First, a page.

Boeing, Master of the Trade
The name Boeing is, of course, well known to air travelers. Boeing and Airbus between them dominate commercial aircraft. Both have seen bad years. But, with the announcement of their revolutionary 787 Dreamliner made from lightweight composites that offer dramatically lower fuel consumption, Boeing is definitely on top. Airbus' financial troubles haven't hurt them either.
Nevertheless, making jets for average consumer flights isn't the only thing Boeing does. They have a line of business jets that are equally well regarded. A 50-50 partnership between Boeing and General Electric ensures that these planes are the finest modern technology can produce.
Many of the older Boeing Business Jet models are converted 737 and 747 series airliners. Though older, with good refurbishing they offer an outstanding value for those looking for a larger jet. They seat between 25-50 passengers and those travelers are offered the best in business jet travel comfort and amenities.
While images of cramped bathrooms are natural to anyone who has flown in a commercial jet, that's certainly not the case with Boeing business jets. Many have been converted to offer elegant washrooms complete with showers.
Sleeping quarters on a commercial jet typically consists of a tiny pillow stuffed behind your head and a thin, nylon blanket. Not so in one of these babies. They offer master bedrooms, special bunks and much more for the weary traveler making a long distance journey.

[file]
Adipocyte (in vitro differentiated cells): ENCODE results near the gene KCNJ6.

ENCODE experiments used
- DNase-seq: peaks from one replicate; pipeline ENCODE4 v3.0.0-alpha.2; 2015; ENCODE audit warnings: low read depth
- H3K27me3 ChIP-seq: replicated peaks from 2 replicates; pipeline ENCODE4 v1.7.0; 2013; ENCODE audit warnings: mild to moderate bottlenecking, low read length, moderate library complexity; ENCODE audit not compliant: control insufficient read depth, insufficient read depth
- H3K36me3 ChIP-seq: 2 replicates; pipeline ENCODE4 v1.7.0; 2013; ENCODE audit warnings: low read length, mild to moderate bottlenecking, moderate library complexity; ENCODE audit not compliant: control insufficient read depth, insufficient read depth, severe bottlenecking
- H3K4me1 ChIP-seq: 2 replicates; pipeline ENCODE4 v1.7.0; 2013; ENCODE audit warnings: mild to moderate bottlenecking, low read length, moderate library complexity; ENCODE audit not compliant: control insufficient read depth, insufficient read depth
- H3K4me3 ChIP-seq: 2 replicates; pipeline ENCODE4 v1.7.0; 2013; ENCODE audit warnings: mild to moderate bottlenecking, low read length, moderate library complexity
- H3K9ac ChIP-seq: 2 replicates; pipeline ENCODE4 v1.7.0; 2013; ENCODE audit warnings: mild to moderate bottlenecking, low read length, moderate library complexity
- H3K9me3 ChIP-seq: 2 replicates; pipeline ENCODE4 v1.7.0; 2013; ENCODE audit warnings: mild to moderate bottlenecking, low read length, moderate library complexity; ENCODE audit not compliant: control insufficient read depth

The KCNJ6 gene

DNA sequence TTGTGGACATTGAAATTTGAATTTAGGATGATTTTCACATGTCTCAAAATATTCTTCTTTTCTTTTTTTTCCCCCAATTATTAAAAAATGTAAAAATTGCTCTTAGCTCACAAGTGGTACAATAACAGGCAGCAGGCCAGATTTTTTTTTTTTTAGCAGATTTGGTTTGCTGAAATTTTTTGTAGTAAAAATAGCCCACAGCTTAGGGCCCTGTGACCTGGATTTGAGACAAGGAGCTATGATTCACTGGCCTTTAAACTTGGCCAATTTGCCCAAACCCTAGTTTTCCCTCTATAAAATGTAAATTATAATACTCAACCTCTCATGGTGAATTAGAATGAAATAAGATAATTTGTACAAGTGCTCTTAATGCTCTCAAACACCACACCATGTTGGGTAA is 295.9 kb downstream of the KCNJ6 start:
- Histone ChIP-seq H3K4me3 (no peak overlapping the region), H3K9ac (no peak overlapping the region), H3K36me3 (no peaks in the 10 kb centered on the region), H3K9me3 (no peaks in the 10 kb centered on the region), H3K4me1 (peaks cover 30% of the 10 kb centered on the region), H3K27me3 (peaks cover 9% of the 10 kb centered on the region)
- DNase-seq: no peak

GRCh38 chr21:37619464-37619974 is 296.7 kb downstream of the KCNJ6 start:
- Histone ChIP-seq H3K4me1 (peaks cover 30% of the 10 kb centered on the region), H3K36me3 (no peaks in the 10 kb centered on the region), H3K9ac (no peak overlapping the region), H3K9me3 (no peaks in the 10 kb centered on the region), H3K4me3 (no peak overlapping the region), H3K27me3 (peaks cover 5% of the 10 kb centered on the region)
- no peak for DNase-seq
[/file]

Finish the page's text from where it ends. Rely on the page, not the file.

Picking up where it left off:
More modern models offer even more spacious and luxurious accommodations. Not for nothing did the two founders of Google opt for a converted 767-200 to provide for their country-hopping travel needs. Even 777 models have been pressed into service in the business jet arena.
They often are designed to seat many fewer than the maximum possible. Few business travelers need to transport 365 passengers, the capacity of the 777. But that extra space is used for producing comfortable moving space, an office area, beds and other items that making long distance traveling a joy in these planes.
Some are even planned to be based on the 747-Intercontinental, a modification of the venerated Boeing design commonplace in commercial air travel for decades. In commercial use, these planes can hold up to 467 passengers and travel up to 8,000 nautical miles (14,816 km). With the cabin re-worked for business jet use, you can imagine how much space there is for a traveling office.
But whether based on older, proven designs or sporting the latest innovations these business jets are all from Boeing. That means they provide the finest engineering, style and comfort possible. And 'possible', here, means 'excellent'. Boeing wouldn't have it any other way.